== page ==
Evaluation of a survey of the diplomates of the American College of Laboratory Animal Medicine on use of analgesic agents in animals used in biomedical research

John A. E. Hubbell From the Department of Veterinary Clinical Sciences, College of Veterinary Medicine, The Ohio State University, 601 Vernon L Tharp St, Columbus, OH 43210-1089.

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 DVM, MS
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William W. Muir From the Department of Veterinary Clinical Sciences, College of Veterinary Medicine, The Ohio State University, 601 Vernon L Tharp St, Columbus, OH 43210-1089.

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 DVM, PhD

Objective

To determine the analgesic agents administered to animals frequently used in biomedical research.

Design

Telephone survey.

Sample Population

Diplomates of the American College of Laboratory Animal Medicine.

Procedure

200 of 429 active diplomates listed in the 1993 directory of the American College of Laboratory Animal Medicine were selected at random for telephone interviews. Diplomates were asked to identify the species that they cared for and the dosages, dosing intervals, and routes of administration for analgesic agents.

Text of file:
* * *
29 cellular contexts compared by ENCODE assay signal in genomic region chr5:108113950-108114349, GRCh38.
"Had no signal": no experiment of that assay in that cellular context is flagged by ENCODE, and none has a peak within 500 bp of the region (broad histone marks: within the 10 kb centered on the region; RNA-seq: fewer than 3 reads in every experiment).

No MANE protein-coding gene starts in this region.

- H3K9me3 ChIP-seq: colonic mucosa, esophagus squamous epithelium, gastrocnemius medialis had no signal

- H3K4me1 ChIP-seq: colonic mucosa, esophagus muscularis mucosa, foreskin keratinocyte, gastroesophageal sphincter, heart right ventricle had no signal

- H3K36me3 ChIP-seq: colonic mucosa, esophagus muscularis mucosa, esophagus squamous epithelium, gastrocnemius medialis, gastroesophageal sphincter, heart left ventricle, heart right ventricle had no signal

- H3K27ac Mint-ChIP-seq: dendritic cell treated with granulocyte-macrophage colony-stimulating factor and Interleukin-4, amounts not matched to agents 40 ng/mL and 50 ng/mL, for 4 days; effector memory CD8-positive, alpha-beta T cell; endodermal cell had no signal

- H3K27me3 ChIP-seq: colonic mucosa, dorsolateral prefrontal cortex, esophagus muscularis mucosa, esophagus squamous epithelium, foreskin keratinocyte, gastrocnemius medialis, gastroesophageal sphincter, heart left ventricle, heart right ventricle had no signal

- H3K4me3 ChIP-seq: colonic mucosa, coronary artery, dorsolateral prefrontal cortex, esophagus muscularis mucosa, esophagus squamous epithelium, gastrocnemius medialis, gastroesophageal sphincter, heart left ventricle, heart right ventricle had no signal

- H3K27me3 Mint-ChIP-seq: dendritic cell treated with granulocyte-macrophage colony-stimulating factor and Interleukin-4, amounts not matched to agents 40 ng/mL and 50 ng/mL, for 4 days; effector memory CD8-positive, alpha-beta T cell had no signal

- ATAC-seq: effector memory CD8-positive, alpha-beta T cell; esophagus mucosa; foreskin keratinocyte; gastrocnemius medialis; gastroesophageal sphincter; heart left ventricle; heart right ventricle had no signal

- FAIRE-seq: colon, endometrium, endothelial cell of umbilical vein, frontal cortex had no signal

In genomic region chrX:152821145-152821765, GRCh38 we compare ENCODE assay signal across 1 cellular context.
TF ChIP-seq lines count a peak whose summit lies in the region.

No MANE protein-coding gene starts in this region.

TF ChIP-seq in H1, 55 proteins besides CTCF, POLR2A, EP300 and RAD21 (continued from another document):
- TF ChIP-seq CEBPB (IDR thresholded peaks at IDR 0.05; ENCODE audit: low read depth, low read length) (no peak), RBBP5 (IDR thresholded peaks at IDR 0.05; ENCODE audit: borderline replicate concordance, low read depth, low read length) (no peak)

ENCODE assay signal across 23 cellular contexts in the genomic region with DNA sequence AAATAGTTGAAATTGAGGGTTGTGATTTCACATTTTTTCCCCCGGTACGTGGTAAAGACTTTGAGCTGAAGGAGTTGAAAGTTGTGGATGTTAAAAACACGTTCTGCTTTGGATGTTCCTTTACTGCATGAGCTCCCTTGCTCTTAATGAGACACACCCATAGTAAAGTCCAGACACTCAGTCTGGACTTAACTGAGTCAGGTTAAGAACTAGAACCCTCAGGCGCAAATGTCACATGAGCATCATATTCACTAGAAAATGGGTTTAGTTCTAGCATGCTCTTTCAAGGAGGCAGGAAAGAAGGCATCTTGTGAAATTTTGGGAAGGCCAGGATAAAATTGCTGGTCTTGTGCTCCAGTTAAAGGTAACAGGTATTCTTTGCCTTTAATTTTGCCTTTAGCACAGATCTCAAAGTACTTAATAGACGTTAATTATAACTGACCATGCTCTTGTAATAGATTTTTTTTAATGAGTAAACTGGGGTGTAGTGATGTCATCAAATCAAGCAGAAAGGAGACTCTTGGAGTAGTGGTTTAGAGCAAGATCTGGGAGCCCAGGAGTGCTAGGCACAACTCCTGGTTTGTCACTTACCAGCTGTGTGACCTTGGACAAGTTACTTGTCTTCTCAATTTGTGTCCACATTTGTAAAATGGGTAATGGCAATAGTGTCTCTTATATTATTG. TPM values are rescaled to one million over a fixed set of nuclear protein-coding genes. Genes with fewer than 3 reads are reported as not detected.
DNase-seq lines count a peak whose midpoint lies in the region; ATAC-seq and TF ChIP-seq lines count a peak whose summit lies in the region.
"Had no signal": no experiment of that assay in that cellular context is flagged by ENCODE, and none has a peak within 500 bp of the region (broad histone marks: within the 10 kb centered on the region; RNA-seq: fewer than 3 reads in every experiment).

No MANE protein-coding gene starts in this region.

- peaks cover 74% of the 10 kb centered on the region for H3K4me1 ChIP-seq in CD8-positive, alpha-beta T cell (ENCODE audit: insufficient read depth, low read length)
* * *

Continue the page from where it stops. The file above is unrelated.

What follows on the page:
Results

90 of 200 (45%) diplomates completed the survey. Twenty-two analgesic agents were identified for use in 472 applications in 16 species. Opioid analgesics were the most frequently selected agents, with buprenorphine hydrochloride and butorphanol being most frequently used. Intramuscular and subcutaneous routes of administration were used most frequently.

Clinical Implications

Among diplomates of the American College of Laboratory Animal Medicine, opioids are the most frequently selected agents used to induce analgesia in animals used in biomedical research. Dosages and dosing intervals used vary widely among animals of various species as well as for animals in each species. (J Am Vet Med Assoc 1996,209: 918-921)

Objective

To determine the analgesic agents administered to animals frequently used in biomedical research.

Design

Telephone survey.

Sample Population

Diplomates of the American College of Laboratory Animal Medicine.

Procedure

200 of 429 active diplomates listed in the 1993 directory of the American College of Laboratory Animal Medicine were selected at random for telephone interviews. Diplomates were asked to identify the species that they cared for and the dosages, dosing intervals, and routes of administration for analgesic agents.

Results

90 of 200 (45%) diplomates completed the survey. Twenty-two analgesic agents were identified for use in 472 applications in 16 species. Opioid analgesics were the most frequently selected agents, with buprenorphine hydrochloride and butorphanol being most frequently used. Intramuscular and subcutaneous routes of administration were used most frequently.

Clinical Implications

Among diplomates of the American College of Laboratory Animal Medicine, opioids are the most frequently selected agents used to induce analgesia in animals used in biomedical research. Dosages and dosing intervals used vary widely among animals of various species as well as for animals in each species. (J Am Vet Med Assoc 1996,209: 918-921)

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